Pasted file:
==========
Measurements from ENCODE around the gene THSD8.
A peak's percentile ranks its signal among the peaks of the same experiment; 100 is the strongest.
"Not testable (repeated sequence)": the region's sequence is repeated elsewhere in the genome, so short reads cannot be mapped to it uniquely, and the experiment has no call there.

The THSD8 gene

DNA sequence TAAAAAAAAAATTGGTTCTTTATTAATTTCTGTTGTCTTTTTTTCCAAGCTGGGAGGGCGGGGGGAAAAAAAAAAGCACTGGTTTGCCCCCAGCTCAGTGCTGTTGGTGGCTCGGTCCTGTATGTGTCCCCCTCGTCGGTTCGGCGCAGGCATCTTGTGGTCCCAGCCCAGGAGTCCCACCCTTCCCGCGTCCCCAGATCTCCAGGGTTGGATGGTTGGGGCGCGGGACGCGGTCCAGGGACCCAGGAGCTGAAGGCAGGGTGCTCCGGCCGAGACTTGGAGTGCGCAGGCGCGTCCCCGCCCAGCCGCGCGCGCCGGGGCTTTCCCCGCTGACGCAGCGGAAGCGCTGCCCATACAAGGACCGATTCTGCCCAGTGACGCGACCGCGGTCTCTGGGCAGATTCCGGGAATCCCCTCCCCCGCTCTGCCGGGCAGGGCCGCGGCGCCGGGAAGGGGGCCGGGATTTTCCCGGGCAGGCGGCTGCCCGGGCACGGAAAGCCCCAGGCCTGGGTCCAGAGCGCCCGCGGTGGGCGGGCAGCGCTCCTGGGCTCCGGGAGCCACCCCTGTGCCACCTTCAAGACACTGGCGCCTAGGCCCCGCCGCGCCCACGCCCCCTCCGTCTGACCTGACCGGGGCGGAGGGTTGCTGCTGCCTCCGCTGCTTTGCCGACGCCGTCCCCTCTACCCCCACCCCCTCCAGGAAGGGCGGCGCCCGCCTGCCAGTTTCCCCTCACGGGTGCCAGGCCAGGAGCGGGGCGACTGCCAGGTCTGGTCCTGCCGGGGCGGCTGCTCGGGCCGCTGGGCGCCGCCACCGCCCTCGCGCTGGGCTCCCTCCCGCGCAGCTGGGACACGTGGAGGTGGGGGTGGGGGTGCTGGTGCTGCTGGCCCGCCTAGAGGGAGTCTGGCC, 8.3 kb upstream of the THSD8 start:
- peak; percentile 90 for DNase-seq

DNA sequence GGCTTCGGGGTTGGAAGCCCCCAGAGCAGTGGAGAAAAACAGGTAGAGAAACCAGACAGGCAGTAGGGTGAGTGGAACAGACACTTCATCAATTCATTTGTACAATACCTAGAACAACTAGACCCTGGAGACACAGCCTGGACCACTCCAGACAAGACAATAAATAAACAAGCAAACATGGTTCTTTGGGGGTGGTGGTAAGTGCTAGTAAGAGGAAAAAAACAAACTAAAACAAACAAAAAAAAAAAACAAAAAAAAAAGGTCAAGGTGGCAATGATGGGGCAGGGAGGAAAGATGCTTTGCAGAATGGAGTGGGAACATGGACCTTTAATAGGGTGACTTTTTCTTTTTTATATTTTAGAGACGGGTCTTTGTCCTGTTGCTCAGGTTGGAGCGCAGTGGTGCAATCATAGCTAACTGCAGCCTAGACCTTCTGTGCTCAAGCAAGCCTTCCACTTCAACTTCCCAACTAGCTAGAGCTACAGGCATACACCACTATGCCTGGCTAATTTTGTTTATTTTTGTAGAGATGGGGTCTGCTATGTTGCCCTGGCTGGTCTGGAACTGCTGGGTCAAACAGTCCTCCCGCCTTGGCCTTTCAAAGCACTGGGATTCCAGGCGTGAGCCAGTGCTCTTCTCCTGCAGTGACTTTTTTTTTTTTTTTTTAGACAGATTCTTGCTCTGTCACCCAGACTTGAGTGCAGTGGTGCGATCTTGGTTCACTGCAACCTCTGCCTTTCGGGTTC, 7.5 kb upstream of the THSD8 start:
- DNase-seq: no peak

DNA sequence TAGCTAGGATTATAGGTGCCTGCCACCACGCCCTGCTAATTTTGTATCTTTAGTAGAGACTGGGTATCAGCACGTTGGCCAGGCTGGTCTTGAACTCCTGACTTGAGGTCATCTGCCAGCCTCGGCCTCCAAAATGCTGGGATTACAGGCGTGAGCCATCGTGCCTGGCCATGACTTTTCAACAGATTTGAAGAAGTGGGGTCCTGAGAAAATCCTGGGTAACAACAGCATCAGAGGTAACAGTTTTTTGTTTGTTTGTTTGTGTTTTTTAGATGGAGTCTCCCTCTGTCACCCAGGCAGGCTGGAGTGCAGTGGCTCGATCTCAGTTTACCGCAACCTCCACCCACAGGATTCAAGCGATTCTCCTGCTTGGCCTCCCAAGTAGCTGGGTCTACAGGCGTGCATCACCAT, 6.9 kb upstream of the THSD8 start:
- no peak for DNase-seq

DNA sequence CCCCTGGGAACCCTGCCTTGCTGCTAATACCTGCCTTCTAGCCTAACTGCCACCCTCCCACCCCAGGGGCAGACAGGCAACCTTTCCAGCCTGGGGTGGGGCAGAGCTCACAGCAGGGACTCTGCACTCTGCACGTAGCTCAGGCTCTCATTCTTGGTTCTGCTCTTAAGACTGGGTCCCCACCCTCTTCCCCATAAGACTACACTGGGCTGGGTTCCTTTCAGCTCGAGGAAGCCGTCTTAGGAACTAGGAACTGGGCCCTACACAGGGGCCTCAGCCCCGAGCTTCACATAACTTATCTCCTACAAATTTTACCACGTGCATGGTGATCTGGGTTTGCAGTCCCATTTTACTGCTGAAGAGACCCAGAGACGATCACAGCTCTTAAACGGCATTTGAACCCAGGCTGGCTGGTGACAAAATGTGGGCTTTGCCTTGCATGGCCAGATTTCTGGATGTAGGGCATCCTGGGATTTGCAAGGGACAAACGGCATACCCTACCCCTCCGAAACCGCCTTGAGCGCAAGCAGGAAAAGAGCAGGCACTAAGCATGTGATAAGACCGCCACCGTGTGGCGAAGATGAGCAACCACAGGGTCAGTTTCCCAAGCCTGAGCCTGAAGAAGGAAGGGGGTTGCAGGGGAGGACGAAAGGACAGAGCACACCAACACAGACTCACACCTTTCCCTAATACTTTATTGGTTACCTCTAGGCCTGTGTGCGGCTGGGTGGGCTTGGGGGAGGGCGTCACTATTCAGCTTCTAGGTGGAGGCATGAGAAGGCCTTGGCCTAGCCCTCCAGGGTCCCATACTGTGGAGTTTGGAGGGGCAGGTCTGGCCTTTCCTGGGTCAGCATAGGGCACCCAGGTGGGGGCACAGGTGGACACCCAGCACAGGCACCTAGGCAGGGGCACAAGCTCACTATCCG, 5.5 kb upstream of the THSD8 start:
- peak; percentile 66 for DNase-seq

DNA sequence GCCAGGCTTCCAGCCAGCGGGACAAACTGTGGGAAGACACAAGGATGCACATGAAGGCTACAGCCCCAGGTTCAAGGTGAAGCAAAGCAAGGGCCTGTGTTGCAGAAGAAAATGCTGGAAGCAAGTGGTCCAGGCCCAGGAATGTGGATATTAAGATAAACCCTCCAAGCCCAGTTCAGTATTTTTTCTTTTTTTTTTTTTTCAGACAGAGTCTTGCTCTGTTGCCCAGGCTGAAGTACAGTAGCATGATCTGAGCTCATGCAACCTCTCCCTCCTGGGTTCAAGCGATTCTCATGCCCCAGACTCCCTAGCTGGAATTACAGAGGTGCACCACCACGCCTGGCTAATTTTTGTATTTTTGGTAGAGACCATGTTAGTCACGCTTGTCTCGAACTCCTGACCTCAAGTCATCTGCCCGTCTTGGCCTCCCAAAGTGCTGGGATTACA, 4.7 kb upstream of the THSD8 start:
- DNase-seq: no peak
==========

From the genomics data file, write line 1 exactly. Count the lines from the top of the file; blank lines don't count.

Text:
Measurements from ENCODE around the gene THSD8.